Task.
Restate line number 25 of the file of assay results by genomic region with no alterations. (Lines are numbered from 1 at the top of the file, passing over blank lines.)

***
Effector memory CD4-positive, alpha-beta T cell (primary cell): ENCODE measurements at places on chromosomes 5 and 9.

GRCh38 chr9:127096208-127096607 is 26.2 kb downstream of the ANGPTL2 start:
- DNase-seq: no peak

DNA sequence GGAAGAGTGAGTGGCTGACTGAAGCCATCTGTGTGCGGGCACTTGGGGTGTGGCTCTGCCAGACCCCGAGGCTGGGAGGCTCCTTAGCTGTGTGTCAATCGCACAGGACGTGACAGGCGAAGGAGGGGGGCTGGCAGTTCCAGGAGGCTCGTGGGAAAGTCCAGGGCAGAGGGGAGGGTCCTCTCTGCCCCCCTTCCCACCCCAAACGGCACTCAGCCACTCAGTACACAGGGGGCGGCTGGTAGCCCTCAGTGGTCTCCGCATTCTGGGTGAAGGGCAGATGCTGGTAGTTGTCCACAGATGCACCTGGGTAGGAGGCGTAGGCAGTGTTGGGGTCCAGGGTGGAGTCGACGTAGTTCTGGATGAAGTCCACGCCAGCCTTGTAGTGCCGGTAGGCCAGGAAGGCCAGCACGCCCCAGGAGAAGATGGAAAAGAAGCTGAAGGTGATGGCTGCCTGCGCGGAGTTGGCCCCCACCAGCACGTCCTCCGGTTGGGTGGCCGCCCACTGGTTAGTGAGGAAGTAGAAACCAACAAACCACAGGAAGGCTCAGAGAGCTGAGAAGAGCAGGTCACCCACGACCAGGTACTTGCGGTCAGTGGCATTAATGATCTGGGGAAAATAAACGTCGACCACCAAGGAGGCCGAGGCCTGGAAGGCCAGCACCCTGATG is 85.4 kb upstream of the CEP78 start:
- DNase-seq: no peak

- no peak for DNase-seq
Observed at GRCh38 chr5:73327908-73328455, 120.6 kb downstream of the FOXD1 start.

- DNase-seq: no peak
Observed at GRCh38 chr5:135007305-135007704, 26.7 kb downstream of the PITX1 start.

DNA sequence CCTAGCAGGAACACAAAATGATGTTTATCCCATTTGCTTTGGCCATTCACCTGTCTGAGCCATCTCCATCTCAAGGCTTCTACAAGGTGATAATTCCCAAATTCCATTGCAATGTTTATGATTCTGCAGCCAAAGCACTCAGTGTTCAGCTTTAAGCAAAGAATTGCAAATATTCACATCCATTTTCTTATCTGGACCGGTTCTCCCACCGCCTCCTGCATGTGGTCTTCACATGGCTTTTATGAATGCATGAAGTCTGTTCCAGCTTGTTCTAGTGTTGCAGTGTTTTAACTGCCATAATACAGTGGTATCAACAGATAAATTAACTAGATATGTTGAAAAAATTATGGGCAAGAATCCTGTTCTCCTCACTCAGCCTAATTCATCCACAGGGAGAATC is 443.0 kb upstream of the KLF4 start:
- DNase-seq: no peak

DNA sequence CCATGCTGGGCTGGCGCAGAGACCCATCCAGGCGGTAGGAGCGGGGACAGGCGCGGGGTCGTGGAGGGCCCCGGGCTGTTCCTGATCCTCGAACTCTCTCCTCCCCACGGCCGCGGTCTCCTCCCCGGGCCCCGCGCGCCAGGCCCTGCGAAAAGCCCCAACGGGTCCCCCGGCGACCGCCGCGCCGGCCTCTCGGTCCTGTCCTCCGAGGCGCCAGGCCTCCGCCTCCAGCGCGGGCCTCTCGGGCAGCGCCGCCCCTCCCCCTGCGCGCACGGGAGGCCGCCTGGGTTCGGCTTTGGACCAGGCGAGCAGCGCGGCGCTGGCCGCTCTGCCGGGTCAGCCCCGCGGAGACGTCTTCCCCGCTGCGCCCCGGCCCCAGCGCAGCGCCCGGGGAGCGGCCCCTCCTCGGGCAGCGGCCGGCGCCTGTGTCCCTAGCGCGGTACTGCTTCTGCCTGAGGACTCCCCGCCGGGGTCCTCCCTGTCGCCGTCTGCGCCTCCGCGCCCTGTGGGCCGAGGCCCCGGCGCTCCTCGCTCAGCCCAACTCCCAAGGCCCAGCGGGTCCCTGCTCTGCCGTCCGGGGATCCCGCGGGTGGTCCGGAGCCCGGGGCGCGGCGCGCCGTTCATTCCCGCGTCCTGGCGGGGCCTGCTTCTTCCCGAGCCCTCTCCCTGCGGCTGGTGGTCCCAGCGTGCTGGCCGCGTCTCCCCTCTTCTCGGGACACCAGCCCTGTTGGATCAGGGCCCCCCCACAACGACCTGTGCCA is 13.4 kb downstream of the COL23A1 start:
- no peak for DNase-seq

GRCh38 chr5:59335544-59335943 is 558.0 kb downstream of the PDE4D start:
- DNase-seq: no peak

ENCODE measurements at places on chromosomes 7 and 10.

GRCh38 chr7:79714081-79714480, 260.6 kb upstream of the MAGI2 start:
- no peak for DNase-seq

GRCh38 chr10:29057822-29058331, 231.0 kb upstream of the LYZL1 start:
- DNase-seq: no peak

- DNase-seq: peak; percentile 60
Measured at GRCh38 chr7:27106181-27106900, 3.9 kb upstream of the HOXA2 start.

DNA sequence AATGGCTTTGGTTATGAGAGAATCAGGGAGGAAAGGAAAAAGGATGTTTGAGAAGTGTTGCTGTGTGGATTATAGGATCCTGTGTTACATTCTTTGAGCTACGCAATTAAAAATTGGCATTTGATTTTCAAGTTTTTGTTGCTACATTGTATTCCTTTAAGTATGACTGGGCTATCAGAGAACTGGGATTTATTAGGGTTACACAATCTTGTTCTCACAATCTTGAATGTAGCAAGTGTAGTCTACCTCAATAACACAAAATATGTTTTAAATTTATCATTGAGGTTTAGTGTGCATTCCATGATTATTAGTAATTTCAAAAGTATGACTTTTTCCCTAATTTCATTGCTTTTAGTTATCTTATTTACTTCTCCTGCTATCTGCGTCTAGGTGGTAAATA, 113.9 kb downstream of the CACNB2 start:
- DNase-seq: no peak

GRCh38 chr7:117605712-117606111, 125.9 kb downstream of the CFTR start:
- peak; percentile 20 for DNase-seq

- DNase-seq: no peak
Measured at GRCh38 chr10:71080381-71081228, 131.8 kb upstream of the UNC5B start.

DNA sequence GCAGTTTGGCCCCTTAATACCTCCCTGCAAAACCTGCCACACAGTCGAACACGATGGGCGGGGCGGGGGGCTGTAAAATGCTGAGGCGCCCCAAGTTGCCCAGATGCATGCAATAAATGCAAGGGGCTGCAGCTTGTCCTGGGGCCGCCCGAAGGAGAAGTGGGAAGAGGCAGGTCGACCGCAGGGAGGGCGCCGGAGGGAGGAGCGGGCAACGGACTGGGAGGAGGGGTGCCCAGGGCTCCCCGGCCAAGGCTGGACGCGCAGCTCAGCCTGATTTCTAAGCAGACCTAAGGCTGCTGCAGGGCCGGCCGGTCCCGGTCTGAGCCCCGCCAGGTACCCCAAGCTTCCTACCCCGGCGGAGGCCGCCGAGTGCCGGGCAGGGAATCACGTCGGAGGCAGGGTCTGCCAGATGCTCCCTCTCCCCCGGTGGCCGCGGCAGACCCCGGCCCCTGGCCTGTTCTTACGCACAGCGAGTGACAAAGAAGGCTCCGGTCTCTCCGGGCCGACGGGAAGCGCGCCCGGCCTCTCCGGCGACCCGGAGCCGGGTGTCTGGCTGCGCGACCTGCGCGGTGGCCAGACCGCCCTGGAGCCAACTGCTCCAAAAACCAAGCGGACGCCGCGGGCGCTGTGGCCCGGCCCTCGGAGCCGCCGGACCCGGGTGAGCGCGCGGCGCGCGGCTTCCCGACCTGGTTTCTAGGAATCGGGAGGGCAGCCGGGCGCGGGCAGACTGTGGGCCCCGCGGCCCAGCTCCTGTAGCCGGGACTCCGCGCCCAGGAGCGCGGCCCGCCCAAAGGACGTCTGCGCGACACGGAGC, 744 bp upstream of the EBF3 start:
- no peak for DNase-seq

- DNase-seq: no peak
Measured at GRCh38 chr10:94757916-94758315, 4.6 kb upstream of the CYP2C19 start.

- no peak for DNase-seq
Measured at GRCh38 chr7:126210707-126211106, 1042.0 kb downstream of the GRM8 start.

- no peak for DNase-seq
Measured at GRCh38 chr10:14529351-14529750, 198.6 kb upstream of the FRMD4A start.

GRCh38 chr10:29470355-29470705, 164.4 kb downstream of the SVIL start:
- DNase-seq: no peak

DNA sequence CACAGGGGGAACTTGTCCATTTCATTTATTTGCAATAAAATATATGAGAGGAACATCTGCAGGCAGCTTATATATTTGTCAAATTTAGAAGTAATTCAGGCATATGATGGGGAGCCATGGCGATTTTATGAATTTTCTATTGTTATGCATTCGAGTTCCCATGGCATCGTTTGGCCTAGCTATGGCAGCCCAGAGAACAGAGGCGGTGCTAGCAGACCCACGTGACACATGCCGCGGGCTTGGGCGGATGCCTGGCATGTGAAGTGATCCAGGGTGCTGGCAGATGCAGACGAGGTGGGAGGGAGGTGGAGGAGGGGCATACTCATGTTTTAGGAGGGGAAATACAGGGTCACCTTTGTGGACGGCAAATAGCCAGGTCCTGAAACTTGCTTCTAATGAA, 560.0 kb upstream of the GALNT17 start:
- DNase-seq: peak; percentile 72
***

GRCh38 chr7:117605712-117606111, 125.9 kb downstream of the CFTR start: